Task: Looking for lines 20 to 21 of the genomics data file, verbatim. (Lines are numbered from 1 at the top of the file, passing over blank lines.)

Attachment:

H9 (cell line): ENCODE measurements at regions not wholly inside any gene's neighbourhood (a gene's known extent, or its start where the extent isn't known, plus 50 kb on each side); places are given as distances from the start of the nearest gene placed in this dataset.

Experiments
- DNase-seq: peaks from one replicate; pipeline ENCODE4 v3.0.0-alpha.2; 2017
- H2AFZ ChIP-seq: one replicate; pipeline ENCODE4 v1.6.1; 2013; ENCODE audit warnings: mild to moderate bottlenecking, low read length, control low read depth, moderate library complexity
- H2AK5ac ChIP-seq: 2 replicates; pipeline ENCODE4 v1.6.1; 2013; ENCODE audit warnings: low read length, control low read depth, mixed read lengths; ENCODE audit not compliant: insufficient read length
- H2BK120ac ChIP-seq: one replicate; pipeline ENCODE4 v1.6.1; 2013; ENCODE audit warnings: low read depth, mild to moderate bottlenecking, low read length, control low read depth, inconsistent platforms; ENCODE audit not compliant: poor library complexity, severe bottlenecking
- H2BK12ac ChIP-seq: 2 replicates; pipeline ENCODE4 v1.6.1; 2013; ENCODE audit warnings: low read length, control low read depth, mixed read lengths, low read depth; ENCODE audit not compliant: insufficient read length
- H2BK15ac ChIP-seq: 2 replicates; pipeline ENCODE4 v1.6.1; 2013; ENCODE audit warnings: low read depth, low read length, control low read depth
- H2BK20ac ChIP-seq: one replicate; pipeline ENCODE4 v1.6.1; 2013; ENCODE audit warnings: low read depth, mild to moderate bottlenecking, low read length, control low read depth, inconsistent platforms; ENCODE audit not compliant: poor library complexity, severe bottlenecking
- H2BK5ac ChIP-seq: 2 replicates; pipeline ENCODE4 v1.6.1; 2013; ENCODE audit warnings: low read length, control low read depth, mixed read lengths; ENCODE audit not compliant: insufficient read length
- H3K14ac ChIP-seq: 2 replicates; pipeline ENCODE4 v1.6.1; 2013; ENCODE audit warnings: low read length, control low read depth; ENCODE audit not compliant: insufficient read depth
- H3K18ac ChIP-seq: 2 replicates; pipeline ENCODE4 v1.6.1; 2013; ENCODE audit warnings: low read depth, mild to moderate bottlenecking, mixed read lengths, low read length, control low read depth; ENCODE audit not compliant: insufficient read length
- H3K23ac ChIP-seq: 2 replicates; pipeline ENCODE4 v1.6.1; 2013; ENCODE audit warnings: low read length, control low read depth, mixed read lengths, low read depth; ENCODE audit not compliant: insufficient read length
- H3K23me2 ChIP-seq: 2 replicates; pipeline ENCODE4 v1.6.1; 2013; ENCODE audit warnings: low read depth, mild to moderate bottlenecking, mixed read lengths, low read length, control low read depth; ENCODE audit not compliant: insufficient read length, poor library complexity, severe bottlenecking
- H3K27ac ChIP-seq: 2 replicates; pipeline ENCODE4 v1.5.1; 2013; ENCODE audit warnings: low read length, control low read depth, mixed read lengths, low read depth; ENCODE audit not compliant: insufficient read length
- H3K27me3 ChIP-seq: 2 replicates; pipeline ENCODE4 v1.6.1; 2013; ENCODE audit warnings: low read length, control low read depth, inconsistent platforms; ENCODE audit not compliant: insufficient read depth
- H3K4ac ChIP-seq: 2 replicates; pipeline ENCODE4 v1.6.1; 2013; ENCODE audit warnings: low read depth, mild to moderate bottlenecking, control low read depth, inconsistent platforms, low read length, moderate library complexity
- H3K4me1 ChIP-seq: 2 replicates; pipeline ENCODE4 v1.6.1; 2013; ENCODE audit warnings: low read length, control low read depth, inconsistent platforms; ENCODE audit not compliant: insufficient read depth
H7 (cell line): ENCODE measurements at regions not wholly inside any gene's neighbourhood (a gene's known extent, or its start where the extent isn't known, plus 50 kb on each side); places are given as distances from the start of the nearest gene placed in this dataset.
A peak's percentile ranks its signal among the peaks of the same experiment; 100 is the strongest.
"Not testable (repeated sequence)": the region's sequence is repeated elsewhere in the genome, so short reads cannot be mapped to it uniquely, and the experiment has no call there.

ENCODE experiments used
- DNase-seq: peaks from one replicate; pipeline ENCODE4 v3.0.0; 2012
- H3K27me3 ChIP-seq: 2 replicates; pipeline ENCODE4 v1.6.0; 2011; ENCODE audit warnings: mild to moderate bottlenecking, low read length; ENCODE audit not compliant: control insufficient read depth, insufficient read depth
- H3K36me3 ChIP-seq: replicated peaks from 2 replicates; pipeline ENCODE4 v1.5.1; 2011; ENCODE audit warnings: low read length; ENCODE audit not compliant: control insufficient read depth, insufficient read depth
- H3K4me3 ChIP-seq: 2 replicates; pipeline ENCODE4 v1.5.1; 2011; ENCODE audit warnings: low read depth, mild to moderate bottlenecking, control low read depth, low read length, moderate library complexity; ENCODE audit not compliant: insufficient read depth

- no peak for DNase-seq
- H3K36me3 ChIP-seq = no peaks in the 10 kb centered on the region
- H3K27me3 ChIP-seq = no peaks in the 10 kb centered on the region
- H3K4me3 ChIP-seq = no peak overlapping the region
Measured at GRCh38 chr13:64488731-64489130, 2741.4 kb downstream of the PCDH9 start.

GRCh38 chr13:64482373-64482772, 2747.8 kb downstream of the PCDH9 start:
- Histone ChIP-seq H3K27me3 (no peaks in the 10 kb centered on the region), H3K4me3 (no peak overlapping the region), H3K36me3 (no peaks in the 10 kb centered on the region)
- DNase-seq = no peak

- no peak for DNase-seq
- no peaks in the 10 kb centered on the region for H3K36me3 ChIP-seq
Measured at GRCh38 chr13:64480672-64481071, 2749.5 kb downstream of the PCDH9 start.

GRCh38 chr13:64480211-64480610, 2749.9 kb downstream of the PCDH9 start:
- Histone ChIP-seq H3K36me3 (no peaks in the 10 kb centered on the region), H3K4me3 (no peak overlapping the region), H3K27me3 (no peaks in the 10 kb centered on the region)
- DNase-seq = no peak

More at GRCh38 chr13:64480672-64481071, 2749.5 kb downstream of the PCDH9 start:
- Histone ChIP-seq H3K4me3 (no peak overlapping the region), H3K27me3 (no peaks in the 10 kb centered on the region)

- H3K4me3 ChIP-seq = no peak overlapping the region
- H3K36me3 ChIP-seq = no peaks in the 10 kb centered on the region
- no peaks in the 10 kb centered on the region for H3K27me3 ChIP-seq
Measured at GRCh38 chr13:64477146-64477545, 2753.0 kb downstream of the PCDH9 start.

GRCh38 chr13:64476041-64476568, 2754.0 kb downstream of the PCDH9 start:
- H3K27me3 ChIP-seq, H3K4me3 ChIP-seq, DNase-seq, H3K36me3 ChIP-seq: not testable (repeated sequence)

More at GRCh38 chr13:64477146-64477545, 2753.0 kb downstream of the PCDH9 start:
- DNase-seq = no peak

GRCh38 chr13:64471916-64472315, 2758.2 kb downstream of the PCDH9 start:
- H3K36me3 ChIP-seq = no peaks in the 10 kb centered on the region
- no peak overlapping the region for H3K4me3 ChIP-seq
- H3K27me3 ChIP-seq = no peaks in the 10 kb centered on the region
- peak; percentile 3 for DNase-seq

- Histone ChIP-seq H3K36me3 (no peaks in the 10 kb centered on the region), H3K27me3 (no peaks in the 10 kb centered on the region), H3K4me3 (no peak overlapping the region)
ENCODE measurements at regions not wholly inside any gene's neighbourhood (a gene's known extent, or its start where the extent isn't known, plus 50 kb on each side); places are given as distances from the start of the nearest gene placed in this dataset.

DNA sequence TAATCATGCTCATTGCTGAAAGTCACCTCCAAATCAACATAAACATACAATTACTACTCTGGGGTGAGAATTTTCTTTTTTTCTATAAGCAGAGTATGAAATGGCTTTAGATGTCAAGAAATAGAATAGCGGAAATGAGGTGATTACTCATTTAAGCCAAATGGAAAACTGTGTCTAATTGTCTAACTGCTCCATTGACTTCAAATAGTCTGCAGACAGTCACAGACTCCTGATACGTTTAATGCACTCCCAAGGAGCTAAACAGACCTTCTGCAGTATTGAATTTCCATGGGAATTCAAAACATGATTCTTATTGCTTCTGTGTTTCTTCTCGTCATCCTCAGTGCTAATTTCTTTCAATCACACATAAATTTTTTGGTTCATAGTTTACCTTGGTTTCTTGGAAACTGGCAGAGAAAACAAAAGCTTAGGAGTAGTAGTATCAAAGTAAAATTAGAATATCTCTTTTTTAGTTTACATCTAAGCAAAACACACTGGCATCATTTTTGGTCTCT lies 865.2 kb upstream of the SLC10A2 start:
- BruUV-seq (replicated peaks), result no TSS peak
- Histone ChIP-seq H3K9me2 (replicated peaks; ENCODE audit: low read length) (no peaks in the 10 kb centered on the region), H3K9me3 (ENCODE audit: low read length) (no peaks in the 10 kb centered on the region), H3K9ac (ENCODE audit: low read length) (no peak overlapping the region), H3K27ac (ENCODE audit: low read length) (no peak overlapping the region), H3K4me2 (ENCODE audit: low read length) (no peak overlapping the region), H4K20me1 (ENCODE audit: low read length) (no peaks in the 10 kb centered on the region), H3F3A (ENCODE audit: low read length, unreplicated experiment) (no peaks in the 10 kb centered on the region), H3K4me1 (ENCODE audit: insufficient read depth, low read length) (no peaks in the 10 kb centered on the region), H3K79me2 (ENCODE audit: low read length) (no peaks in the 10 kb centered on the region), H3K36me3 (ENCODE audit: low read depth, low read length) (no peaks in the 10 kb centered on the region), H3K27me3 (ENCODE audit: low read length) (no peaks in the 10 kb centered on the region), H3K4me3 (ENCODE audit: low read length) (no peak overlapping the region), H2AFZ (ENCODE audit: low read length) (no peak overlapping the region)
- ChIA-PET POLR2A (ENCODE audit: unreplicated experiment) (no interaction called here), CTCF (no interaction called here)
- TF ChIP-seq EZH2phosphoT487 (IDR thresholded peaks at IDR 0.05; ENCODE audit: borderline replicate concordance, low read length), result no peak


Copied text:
A peak's percentile ranks its signal among the peaks of the same experiment; 100 is the strongest.
"Not testable (repeated sequence)": the region's sequence is repeated elsewhere in the genome, so short reads cannot be mapped to it uniquely, and the experiment has no call there.